Southern hospitality is alive and well and living in Lexington. My love affair with Kentucky continued this week with a five-course, bourbon-paired dinner that took our relationship to a whole new level. When I received the extremely gracious invitation from my extremely gracious friend Niki at the Lexington Convention and Visitors Bureau to be her guest at a James Beard Dinner celebrating the summer solstice, I had to pinch myself to make sure I wasn’t dreaming.
Determined to make the most of my all-too-short overnight visit to bourbon country, I spun through Bardstown and Maker’s Mark on my way down, followed by a stop at Shaker Village at Pleasant Hill in the afternoon. Sleepy, charming Bardstown is adorable, and somewhere I’d love to spend a few days exploring. I passed the Jim Beam and Heaven Hill distilleries on my way to Maker’s, which is seriously out in the middle of nowhere. The picturesque campus sits amid rolling hills laced with rustic stone walls with “Whiskey Creek” running through the property. The stoic black warehouses and outbuildings all sport red shutters.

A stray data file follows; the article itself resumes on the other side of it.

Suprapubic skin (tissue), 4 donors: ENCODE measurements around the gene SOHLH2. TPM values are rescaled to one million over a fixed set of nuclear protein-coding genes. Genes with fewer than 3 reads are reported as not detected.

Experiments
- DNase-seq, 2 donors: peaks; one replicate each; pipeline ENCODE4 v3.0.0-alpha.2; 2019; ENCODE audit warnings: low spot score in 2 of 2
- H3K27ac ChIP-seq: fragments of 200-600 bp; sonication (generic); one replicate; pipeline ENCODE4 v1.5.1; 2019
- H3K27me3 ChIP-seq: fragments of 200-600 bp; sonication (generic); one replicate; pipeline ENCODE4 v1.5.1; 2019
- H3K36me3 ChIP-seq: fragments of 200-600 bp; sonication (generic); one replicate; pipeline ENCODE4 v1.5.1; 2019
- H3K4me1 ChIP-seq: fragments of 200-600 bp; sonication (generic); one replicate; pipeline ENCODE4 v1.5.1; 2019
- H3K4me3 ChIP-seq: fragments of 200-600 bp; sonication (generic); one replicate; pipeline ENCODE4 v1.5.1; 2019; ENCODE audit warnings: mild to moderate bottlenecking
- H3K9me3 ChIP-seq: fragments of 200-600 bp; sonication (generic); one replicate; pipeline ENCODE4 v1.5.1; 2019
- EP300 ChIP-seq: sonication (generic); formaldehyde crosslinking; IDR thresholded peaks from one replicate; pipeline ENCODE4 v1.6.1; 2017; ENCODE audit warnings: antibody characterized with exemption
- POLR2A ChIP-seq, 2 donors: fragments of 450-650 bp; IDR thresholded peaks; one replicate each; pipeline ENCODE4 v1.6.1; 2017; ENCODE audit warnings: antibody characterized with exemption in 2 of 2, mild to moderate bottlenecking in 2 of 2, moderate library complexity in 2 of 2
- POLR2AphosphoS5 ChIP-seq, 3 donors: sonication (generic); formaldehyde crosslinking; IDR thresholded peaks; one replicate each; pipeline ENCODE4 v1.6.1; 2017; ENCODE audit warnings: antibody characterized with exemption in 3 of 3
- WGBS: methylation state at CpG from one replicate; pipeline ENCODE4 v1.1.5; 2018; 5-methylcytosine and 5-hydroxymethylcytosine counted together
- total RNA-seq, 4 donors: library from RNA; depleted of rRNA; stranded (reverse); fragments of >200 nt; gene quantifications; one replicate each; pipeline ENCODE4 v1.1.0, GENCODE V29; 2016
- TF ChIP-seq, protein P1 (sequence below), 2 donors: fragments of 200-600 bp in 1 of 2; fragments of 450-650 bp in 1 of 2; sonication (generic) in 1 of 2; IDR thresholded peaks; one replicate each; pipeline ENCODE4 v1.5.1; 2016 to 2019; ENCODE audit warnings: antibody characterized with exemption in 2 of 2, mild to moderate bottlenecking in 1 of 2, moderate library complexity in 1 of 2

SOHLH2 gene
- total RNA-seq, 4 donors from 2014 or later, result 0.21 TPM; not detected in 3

I had my heart set on doing the touristy thing and dipping my own bottle of bourbon in the signature red sealing wax. As it turned out, this activity was slightly anti-climatic but still fun, and I quickly realized it was harder than it looks to get an even drip all the way around. My wax ended up a little lopsided with a couple of wispy strands trailing off the edge of seal. (The guide said they call these “guardian angels.”)